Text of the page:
My website Homework Direct slightly predates this one, having been established just over seven years ago using the development service Wix. After the first fourteen months, however, I had largely given up on it to focus my efforts here (and later on Wikipedia). There are two principal reasons for this – first that I was running out of ideas for what to include, and second that I found the Wix interface much more difficult to manage than WordPress.
Not only was updating the website a difficulty, but even monitoring activity was far more difficult than here – instead of a daily tracker I only received monthly reports by email, which frequently said there had been no views at all. In the entire seven years of operation I only recall getting one sincere communication from a client, and that was only to mention that there were spelling errors (but not specifying where!). I also occasionally got messages from a web review service saying that they had found code errors on the site which prevented it from being seen. The result is that, for most of its existence, Homework Direct has been a dead weight.
A few days ago Wix notified me that my business plan (for domain connection) was coming up for renewal and that the price, constant since 2015 was to rise 64%. WordPress, so far, has given no indication that it will do the same. This announcement was the impetus to finally make a move.
As of today, the contents of the website, as well as the domain name, have moved. I have also designed a new logo for the site (the 2015 version being little more than a placeholder), though the overall colour-scheme has been retained. This does not necessarily constitute a revival of the project, but at least what already been made is now in a more usable state (for both writer and readers) than it had been before.
For a while now the Supreme Court of the United Kingdom has had two vacancies, caused by the retirement of Lord Lloyd-Jones and Lady Arden of Heswall in January. Yesterday it was announced that appointments had been made: Arden’s place is to be taken by Sir David Richards, formerly of the Court of Appeal of England & Wales, while Lloyd-Jones’s successor is… Lord Lloyd-Jones.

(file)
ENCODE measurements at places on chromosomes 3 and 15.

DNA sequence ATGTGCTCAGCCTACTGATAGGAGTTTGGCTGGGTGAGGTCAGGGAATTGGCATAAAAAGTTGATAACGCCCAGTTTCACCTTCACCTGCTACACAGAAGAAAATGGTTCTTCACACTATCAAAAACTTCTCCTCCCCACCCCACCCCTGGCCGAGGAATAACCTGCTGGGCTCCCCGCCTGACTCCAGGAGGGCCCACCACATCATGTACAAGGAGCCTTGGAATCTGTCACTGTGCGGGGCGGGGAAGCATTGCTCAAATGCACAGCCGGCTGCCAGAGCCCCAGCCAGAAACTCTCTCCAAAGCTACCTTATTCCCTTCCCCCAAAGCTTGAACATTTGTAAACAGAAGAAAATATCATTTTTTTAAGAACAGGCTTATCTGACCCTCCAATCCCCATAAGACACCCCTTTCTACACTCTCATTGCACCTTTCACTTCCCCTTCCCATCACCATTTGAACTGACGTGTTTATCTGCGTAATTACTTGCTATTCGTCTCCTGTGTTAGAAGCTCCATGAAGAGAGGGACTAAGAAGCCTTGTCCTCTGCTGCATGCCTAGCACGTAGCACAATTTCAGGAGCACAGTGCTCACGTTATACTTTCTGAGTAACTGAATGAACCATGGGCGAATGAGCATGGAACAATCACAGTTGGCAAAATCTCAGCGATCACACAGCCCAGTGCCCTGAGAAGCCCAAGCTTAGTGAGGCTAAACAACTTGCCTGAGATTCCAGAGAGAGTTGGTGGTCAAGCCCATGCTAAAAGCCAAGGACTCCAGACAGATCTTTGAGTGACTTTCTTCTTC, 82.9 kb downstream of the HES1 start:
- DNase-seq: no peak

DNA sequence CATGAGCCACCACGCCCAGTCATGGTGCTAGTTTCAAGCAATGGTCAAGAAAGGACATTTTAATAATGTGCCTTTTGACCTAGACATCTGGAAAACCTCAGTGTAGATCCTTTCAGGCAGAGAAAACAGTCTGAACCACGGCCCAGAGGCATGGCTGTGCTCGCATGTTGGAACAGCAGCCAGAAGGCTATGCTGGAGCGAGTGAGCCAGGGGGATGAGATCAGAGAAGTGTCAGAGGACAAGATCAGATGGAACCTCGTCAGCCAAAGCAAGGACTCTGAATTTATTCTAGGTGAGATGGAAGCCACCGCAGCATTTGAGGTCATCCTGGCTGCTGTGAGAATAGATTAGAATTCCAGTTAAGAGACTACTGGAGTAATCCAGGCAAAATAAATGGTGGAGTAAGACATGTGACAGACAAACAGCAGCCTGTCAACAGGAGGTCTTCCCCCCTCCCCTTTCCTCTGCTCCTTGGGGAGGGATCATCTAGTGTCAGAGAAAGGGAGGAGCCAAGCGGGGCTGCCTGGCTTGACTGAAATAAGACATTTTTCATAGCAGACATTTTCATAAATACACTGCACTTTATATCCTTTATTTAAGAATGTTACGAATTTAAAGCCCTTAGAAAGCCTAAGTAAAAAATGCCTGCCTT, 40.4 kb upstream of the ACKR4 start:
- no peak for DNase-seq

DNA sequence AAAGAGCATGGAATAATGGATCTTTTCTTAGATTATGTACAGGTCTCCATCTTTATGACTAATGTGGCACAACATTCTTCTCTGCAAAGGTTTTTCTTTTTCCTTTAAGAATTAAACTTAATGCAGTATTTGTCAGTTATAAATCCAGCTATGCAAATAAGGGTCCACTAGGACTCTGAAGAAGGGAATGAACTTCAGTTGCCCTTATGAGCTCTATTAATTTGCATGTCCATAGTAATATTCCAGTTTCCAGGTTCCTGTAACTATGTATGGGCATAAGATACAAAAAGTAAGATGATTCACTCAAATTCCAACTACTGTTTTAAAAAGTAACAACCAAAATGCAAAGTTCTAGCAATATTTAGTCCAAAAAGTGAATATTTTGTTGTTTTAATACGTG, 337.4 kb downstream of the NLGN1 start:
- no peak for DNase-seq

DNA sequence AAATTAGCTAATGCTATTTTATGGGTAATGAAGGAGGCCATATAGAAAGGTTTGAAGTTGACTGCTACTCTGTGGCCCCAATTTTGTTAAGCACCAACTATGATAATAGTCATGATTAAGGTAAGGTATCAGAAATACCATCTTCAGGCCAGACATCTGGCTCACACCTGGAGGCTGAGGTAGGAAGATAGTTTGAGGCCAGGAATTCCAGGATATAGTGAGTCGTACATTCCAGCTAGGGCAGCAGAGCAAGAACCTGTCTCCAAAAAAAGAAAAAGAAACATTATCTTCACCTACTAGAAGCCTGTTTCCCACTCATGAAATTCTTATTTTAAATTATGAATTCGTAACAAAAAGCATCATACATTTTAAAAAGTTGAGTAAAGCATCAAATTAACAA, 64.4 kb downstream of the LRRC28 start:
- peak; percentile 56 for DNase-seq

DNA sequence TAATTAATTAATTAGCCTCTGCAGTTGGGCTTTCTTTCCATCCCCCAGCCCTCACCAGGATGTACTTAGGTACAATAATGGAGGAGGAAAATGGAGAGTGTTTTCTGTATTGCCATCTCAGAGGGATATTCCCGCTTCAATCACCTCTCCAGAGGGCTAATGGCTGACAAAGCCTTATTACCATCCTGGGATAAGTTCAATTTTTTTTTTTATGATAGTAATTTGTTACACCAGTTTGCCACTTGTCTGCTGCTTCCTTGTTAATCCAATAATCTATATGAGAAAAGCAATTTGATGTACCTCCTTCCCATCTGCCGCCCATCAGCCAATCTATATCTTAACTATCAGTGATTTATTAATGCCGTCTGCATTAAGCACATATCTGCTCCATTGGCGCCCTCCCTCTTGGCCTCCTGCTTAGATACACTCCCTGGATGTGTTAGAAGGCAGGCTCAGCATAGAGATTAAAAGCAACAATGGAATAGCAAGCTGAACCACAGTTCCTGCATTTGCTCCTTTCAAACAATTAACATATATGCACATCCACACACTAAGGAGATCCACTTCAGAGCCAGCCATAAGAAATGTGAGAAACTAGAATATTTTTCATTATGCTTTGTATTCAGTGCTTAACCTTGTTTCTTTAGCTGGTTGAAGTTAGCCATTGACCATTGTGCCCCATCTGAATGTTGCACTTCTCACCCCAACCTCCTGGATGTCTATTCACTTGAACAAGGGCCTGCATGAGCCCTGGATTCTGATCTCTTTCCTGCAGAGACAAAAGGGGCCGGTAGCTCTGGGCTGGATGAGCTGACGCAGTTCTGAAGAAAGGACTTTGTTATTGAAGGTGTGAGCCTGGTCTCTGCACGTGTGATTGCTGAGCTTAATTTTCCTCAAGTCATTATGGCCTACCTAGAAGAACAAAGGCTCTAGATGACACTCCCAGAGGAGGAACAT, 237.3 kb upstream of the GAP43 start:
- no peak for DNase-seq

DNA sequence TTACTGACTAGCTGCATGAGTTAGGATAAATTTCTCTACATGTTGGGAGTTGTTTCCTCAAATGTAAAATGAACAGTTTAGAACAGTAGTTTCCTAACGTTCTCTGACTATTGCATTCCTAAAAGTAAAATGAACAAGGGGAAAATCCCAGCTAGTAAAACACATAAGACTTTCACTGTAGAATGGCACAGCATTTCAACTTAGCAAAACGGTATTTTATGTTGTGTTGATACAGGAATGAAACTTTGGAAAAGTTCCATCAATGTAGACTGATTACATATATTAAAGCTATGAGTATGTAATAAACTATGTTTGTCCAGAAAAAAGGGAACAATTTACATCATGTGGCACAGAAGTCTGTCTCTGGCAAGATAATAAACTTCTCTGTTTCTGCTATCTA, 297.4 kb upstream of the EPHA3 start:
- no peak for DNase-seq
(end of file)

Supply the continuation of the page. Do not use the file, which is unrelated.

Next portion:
The reason for this bizarre phenomenon is found by looking at legislation relating to mandatory retirement ages. The Judicial Pensions Act 1959 set the retirement age for people entering the judiciary thereafter at 75, though it was not binding on those already holding office by then (so Lord Denning and Lord Cameron continued until ages 83 and 85 respectively). The Judicial Pensions and Retirement Act 1993 lowered this to 70, but again was not retroactive so that those who had held judicial office before 31 March 1995 were grandfathered in. Lady Arden was the last such grandfathered member of the UKSC. The last overall was Sir James Holman, appointed a judge of the Family Division (EWHC) on 18 March 1995, who retired on 28 June.
The Public Service Pensions and Judicial Offices Act 2022 (which received Royal Assent on 10 March) raised the retirement age back to 75, and this time it was retroactive, so that those already in office can now serve an extra five years, and some who recently retired at age 70 (such as Lloyd-Jones and Richards) can come back for an encore.
Incidentally, I discovered these appointments through the Twitter feed CrownOffFOIDs. The name is a shorthand for “Crown Office Freedom of Information Disclosures”. This is the Crown Office in Chancery, a small section of the Ministry of Justice responsible for the production and management of certain state and royal documents. Whether the office itself, or a private citizen, is operating the Twitter account is not clear. The output includes photographs of the Great Seal of the Realm as well as many of the different types of document to which it may be attached. There are writs, warrants, patents and proclamations of a great many kinds, including the proclamation of the present monarch’s accession, which the Tweet notes is not as physically impressive as one might have expected.
A downside of the fading of the pandemic and return to normalcy is that a lot of the institutions which had taken to putting on virtual meetings have now reverted to doing them in person only. Since these events are in many different locations around the world, far away from each other and from me, my ability to attend is severely limited.
One particular frustration has been been the Lyon Court, which for the last few months has been commemorating the 350th anniversary of the Lyon Register. Many times I have seen these lectures advertised on EventBrite, but I have not been able to go to them.
Now, belatedly, there is happy news, for the Lyon Court’s formerly-sparse YouTube channel has in the past fortnight seen a flurry of uploads from this lecture series. It is a little disappointing to have to catch up months later instead of taking part live, but getting to see them at all is still a great improvement compared to what would have been expected three years ago.
Developments in England have been less encouraging – there has been no newsletter from the College of Arms for this July. Upon inquiry, Portcullis told me that they hope to publish one later in the year. The heraldic decisions of Amess, Amos, Blair and Hoyle remain elusive.